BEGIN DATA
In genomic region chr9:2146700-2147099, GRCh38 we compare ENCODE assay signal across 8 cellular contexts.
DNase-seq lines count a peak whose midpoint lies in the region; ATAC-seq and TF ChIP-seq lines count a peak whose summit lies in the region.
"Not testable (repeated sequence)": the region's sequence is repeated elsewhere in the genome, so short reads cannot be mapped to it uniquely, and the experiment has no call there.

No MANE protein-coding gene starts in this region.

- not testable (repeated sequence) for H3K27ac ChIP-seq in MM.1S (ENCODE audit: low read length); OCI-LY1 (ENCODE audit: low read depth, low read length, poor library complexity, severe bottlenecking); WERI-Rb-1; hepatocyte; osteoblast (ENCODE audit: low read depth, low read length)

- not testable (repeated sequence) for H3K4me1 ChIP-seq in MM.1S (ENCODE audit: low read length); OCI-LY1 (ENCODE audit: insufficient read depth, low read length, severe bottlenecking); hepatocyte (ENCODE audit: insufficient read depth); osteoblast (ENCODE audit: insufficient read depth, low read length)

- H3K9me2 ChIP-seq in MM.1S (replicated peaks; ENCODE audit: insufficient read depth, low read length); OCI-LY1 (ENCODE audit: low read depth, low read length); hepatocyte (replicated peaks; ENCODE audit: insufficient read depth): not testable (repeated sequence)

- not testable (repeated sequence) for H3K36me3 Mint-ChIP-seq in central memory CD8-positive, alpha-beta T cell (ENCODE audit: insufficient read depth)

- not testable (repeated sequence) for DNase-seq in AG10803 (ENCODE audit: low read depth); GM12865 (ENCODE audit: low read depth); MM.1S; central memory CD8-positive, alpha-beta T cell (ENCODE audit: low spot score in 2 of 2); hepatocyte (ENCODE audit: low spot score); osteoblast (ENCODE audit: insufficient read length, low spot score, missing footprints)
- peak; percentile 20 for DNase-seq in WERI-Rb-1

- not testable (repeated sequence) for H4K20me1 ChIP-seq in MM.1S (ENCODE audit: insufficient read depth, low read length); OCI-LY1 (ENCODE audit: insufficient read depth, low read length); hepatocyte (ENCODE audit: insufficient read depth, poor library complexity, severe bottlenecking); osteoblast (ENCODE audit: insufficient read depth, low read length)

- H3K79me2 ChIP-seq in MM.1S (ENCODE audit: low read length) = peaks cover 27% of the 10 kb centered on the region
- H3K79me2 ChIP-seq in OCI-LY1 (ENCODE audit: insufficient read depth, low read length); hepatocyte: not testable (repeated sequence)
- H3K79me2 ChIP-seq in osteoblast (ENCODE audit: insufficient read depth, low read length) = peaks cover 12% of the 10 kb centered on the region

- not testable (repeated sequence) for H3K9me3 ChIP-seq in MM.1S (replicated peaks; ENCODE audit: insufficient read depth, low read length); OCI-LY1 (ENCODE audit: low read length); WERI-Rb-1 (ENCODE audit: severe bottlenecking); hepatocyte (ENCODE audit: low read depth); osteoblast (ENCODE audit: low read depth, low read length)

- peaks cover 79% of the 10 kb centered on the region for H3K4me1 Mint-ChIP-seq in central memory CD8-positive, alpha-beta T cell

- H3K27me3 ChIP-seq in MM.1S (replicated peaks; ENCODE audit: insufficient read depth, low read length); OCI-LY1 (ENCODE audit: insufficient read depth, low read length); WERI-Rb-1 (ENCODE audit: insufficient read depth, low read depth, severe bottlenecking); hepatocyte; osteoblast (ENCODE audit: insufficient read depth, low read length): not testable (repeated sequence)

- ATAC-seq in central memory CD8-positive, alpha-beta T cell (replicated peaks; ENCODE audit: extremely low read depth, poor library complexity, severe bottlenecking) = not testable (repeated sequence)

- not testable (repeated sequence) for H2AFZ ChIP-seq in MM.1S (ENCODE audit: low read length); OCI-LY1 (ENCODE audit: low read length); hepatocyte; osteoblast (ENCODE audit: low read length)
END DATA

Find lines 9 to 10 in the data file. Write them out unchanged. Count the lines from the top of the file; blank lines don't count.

- not testable (repeated sequence) for DNase-seq in AG10803 (ENCODE audit: low read depth); GM12865 (ENCODE audit: low read depth); MM.1S; central memory CD8-positive, alpha-beta T cell (ENCODE audit: low spot score in 2 of 2); hepatocyte (ENCODE audit: low spot score); osteoblast (ENCODE audit: insufficient read length, low spot score, missing footprints)
- peak; percentile 20 for DNase-seq in WERI-Rb-1